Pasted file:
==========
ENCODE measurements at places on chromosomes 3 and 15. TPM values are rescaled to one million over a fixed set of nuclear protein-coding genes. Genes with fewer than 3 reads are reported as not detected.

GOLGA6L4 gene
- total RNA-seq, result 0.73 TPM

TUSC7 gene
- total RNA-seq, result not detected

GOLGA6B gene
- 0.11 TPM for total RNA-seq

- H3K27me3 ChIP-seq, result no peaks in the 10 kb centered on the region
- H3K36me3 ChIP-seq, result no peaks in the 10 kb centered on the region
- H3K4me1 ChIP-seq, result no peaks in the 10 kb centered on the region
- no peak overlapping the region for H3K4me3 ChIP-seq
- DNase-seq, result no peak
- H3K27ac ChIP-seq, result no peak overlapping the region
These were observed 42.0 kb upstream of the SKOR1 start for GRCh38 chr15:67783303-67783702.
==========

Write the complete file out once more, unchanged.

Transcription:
ENCODE measurements at places on chromosomes 3 and 15. TPM values are rescaled to one million over a fixed set of nuclear protein-coding genes. Genes with fewer than 3 reads are reported as not detected.

GOLGA6L4 gene
- total RNA-seq, result 0.73 TPM

TUSC7 gene
- total RNA-seq, result not detected

GOLGA6B gene
- 0.11 TPM for total RNA-seq

- H3K27me3 ChIP-seq, result no peaks in the 10 kb centered on the region
- H3K36me3 ChIP-seq, result no peaks in the 10 kb centered on the region
- H3K4me1 ChIP-seq, result no peaks in the 10 kb centered on the region
- no peak overlapping the region for H3K4me3 ChIP-seq
- DNase-seq, result no peak
- H3K27ac ChIP-seq, result no peak overlapping the region
These were observed 42.0 kb upstream of the SKOR1 start for GRCh38 chr15:67783303-67783702.